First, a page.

IMG_3096

What I’ve learned

We can’t make assumptions about what will help students learn best by our own ideas about learning. Games can provide opportunities to differentiate for our students, provide a rich springboard for writing and reading, as well as reinforce critical thinking, problem-solving, and collaboration.

We need to play in the space! I always thought that games-based learning in the classroom was extremely valuable, but now I really understand what that might look like.

I also learned I’m absolutely terrible at all of these games (not a surprise)!  But I can’t expect others to take risks, be open-minded and flexible if I am not prepared to be.  And I really can’t superficially agree (or disagree) with an idea, without really trying to understand it more deeply; after all, I would never want my students or my kids to do that.

What games have you played with your students?  What recommendations do you have for other educators thinking of embarking in Games-based learning?

Resources & Ideas

The Gaming Edus website is an incredible resource for Ontario educators who are looking at integrating gaming (especially Minecraft in the classroom).

Five ways Minecraft and other video games can boost student writing skills http://www.gamingedus.org/2012/04/five-ways-minecraft-and-other-video-games-can-boost-student-writing-skills/

Collaboration, Camaraderie: Financial Literacy with Clash of the Titans, by Brian Aspinall, is a great read!

Edutopia, not surprisingly, has a whole resource page dedicated to Games-based Learning.

Check out the EdAdvocate’s post, The positive connection between games and online learning.

References

 

Kingsley, T. & Grabner-Hagen, M. (2015). Gamification: Questing to integrate content knowledge,     literacy, and 21st century learning. JAAL, 59(1), 51-61.

 

 

 

Why do we feel the need to abandon good ideas for the next shiny new thing?

I was recently at the Bring It Together conference (BIT15) and engaged in an interesting conversation about using Periscope in Education, moderated by Andrew Campbell. We covered many important nuances on the topic, but what resonated with me, in particular was Andrew’s comment that we never seem to celebrate mastery of something, before we feel the need to jump onto the next thing (referring to Periscope vs the various other live stream/video options as well as other tech tools brought up in our conversation).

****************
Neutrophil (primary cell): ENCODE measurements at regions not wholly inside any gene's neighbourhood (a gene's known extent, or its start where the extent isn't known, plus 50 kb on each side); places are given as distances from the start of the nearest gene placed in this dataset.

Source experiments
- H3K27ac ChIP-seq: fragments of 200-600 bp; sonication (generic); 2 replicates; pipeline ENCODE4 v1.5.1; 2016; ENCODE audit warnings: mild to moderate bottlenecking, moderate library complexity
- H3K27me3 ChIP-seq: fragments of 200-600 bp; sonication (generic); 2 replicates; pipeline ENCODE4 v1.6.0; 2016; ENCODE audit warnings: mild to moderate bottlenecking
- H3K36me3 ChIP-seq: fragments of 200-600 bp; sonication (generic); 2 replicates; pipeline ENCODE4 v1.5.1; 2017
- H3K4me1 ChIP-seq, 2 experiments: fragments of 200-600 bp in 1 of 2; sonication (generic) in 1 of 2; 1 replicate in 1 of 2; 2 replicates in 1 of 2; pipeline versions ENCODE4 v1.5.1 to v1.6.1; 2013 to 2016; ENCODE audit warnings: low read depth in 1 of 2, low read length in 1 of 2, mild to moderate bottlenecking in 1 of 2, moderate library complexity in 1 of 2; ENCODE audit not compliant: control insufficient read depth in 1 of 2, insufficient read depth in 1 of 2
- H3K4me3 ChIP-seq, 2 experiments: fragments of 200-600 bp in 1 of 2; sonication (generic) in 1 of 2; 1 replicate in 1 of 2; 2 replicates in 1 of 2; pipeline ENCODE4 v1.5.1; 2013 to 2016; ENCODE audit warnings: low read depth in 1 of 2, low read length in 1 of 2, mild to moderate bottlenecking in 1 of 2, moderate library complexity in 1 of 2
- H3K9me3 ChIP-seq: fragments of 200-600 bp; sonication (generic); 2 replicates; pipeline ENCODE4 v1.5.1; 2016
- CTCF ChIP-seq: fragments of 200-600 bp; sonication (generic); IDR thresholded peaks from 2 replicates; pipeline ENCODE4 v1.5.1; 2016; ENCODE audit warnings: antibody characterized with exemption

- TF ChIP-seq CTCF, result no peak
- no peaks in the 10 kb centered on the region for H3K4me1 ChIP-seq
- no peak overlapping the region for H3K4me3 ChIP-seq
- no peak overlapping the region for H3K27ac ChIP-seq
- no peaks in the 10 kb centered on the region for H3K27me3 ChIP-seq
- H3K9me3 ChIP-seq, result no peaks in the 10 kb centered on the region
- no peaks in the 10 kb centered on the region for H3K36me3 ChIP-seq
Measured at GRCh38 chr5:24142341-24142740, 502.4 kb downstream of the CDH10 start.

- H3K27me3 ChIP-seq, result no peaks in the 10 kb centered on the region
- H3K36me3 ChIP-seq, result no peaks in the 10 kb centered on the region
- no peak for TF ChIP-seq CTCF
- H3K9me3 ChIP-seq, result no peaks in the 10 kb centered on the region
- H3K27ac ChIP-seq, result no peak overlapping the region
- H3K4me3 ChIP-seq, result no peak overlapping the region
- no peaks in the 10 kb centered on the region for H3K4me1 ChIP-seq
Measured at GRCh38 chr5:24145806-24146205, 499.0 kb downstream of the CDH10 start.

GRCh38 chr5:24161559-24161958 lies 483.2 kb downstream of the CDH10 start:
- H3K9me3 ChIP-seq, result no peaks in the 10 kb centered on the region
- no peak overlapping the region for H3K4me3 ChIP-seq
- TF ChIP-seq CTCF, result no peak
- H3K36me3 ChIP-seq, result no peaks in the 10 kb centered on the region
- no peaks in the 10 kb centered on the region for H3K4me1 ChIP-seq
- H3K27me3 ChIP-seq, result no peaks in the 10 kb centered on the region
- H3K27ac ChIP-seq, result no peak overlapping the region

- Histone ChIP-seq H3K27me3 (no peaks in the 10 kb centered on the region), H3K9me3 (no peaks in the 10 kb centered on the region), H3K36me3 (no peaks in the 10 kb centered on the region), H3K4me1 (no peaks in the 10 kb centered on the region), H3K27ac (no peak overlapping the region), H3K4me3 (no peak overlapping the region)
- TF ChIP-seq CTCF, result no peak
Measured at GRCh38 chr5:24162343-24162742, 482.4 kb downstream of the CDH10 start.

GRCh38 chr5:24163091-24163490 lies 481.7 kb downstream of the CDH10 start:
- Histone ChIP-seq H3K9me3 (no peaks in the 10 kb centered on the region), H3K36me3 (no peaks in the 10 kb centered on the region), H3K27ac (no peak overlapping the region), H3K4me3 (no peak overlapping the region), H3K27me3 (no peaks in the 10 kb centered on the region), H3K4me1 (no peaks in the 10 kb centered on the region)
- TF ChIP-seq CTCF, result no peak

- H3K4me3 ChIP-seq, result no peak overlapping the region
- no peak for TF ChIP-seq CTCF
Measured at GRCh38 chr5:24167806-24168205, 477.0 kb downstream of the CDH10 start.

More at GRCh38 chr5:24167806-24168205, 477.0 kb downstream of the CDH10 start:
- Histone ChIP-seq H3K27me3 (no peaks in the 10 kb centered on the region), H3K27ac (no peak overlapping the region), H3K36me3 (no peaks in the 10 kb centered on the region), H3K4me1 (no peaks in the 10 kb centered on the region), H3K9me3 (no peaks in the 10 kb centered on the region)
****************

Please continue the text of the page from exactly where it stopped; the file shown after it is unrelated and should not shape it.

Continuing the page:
I’ve been thinking of teaching and learning with Infographics in this context after my Digital Literacy course last week was dedicated to Infographics.  I realized that despite the many benefits for teaching with infographics and even more for creating them, that there isn’t very much shared about the genre among the professional learning community I follow on Twitter anymore. I know I started talking about them in 2011 in one of my earliest blog posts.

 Are infographics already so yesterday?

Is this another case of abandoning an effective practice for something shiny and new?

Is it important that we teach students how to read and create infographics?

I reaiize that I had fallen victim to this mentality.  I too had stopped talking about infographics and instead have been focused on skechnoting which has been popularized by Silvia Tolisano, Sylvia Duckworth, Royan Lee and Vicky Davis, among others.  As a fan of Sylvia Duckworth’s work, I even tried my hand at one for this topic using Sylvia’s tutorial.  (you have no idea how long this took me to create!!).

Sketchnote Infographics

And though sketchnoting is a form of data visualization, reading, interpreting, and creating infographics are important for literacy AND numeracy skill acquisition and should NOT be ignored in education today!

Here’s why:

Infographics(Krauss, 2012)

Reading Infographics

  • Infographics are everywhere; students need to make sense of information in that format.
  • Because infographics include both visual and text, they engage more of the brain: The “eye is exquisitely sensitive–language with the eye + language of the mind = two languages both working at the same time” (McCandles, 2010).
  • Critical Literacy questions (Whose voice is missing? Is this source credible? What is the purpose? etc…) can be addressed naturally via an infographic.
  • The graphics within infographics can sometimes be mis-represented to make a specific point.  Looking at the graphics for misrepresentation of data is an important numeracy and critical thinking skill.

Creating infographics

  • In order to create an infographic a student needs to sort information, determine what is most important, and organize text and images in a cohesive way.  This requires students to think critically and creatively and to communicate ideas effectively.